leaders for Roman Catholics in a dispute with the Obama

administration over birth control would have been hard to imagine a

generation ago.

Contraception was once a wedge between Catholics, who have

historically opposed it, and Protestants, who don't generally

object to most methods of birth control.

But the anger shown by many evangelicals at the rule that would

have forced religious employers to pay for workers' birth control

shows an alliance that's been building for years.

Southern Baptist leaders like Albert Mohler and Richard Land say

the issue is about religious liberty rather than contraception.

Randall Balmer, an expert on religion at Columbia University,

notes that many evangelicals already disapproved of the president

for other reasons.

 

VATICAN-INFERTILITY

Pope: marriage only place `worthy' for conception

VATICAN CITY (AP) - Pope Benedict says infertile couples should

shun artificial procreation.

Benedict spoke Saturday at the end of a three-day Vatican

conference on diagnosing and treating infertility. Reiterating

Vatican teaching, he called marriage the only permissible place to

conceive children.

Benedict also pressed a church ban against artificial

procreation. He said infertile couples should resist resorting to

any method to try to conceive other than sex between husband and

wife.

He said arrogance and the drive for profit seem to dominate the

field of infertility and warned against what he called the

"fascination of artificial procreation technology."

 

NIGERIA-VIOLENCE

Suicide car bomber kills 3 outside Nigeria church

JOS, Nigeria (AP) - A radical Islamist group is claiming

responsibility for the latest deadly attack on a Nigerian church.

A suicide car bomber detonated his explosives outside a major

church in Jos (jahs) Sunday, killing three people and wounding 38.

Boko Haram claimed responsibility for the attack on the main

headquarters of the Church of Christ in Nigeria that hit as

worshippers took part in an early morning service. The attack

follows other assaults the Islamist sect has claimed against

Christians in Nigeria's north, widening distrust between the two

main faiths in the multiethnic nation of more than 160 million

people.

Nigerian President Goodluck Jonathan condemned the attack.

 

EGYPT

Islamists dominate in Egypt's upper house vote

CAIRO (AP) - Egypt's election committee says the official

results from the vote for parliament's upper house show the Muslim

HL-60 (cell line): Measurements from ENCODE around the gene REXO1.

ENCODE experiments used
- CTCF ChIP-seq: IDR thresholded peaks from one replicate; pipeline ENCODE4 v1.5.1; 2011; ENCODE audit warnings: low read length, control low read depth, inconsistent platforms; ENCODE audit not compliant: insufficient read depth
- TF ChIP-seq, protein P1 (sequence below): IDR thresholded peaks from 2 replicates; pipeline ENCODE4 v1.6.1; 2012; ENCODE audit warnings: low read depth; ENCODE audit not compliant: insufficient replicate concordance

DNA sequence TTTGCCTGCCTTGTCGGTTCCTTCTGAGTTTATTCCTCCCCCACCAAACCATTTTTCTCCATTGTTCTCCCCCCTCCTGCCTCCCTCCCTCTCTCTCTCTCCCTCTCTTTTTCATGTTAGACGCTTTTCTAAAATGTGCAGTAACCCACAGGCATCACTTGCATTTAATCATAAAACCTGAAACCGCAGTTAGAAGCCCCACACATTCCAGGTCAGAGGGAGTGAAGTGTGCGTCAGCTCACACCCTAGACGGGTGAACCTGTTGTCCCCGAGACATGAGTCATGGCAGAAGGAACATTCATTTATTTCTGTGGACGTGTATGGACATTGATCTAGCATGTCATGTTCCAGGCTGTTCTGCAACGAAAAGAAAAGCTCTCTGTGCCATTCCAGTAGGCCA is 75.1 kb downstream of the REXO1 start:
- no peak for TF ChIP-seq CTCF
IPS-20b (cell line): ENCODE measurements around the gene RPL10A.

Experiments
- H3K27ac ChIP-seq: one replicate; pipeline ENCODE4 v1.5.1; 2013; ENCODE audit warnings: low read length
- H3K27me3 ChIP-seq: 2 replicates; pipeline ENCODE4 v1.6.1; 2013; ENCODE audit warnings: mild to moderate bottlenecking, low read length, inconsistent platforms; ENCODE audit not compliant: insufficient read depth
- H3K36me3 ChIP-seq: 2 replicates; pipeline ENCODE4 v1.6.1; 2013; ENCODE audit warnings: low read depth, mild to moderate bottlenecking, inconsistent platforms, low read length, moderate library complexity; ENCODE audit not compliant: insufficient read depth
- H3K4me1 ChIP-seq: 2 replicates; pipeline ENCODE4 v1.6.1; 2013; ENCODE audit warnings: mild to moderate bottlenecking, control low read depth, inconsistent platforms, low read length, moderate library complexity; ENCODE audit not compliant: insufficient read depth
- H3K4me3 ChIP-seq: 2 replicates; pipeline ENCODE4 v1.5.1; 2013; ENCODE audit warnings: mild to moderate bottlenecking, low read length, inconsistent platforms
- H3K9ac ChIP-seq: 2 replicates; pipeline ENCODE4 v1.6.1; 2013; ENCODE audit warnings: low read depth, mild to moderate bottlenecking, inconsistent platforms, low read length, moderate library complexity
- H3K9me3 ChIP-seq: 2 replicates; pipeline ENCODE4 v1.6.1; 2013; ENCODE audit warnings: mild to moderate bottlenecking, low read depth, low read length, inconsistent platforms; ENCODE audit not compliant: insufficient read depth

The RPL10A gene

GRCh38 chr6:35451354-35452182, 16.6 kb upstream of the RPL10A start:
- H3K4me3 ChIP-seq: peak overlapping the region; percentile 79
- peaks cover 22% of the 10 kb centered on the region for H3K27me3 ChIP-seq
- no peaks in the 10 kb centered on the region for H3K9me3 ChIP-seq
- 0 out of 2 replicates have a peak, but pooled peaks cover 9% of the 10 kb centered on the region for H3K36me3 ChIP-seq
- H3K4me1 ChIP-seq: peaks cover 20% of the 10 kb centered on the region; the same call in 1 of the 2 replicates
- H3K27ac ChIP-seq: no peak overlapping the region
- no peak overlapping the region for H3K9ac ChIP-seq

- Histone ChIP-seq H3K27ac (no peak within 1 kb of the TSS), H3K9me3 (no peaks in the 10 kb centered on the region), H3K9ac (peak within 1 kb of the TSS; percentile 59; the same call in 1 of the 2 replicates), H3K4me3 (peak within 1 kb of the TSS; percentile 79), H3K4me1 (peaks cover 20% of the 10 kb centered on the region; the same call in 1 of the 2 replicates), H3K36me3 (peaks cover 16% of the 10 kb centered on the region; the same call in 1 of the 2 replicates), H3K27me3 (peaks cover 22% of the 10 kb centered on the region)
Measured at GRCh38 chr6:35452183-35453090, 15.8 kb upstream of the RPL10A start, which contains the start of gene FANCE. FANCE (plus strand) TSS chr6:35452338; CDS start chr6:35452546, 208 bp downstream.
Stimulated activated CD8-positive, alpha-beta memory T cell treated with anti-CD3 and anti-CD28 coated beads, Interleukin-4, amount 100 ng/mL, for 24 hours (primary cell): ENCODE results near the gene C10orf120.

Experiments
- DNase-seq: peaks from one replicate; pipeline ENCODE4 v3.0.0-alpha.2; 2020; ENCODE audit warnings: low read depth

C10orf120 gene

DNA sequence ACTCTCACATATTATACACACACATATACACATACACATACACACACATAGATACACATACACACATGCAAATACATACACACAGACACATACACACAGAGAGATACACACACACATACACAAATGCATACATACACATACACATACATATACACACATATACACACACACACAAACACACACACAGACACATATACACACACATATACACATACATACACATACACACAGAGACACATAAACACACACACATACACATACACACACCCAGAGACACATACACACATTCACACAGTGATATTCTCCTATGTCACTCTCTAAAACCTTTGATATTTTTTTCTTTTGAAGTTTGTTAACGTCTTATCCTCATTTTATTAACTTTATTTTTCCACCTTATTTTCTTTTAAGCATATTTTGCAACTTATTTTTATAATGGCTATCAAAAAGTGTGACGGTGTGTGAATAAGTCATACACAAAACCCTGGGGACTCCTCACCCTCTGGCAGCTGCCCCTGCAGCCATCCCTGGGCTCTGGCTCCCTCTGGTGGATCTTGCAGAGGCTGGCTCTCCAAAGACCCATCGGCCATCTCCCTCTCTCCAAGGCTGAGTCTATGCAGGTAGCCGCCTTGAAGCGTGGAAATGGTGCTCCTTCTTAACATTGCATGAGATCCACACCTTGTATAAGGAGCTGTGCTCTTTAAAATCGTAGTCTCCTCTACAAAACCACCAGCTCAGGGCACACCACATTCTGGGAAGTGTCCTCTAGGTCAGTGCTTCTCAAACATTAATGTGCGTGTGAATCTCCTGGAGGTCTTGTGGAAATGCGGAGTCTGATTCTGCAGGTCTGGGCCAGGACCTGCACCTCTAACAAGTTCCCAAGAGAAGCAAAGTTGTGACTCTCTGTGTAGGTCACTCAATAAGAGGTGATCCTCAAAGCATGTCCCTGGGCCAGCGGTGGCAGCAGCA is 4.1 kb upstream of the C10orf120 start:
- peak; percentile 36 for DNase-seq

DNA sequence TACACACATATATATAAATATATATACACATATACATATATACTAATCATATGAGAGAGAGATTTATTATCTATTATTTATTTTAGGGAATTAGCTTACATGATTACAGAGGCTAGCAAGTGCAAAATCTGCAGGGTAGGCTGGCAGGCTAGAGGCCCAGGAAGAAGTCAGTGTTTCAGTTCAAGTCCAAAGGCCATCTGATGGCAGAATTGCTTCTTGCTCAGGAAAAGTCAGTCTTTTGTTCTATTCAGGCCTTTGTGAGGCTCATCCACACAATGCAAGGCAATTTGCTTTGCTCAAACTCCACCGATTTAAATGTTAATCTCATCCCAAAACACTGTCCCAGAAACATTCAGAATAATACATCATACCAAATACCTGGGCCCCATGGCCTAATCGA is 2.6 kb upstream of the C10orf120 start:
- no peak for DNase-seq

Brotherhood winning 58 percent of the seats up for grabs.

The commission said Sunday that the ultraconservative Al-Nour

party came in second with a quarter of the seats in the upper

house, known as the Shura Council. That result matches the party's

surprisingly strong showing in the lower house elections.

Liberal parties came in third with a combined total of 12

percent of the seats.

The upper house has no legislative powers and enjoys only a

consultative role. It has 270 seats, two-thirds of which are filled

by elections and the rest are appointed.

Islamists also dominated elections for the People's Assembly,

the more powerful of the two houses of parliament.

 

NYPD INTELLIGENCE-POLITICIANS

NYPD monitoring of Muslims enters mayoral race

NEW YORK (AP) - Potential candidates for Mayor Michael

Bloomberg's office are taking stands on the New York Police

Department's surveillance of Muslim students, ranging from cautious

support to a warning about curtailing civil liberties.

Bloomberg, who leaves office after the 2013 election, has said

that he finds "worrisome" the idea that his successor might

abandon NYPD policies that have kept New Yorkers safe.

The NYPD used undercover officers and informants to infiltrate

Muslim student groups at a dozen colleges in New York City, upstate

New York, Connecticut, New Jersey and Pennsylvania, documents

obtained by The Associated Press show. The monitoring was part of

the department's anti-terrorism efforts.

 

 

 

 

(Copyright 2012 by The Associated Press. All Rights Reserved.)

 

AP-NY-02-27-12 0325EST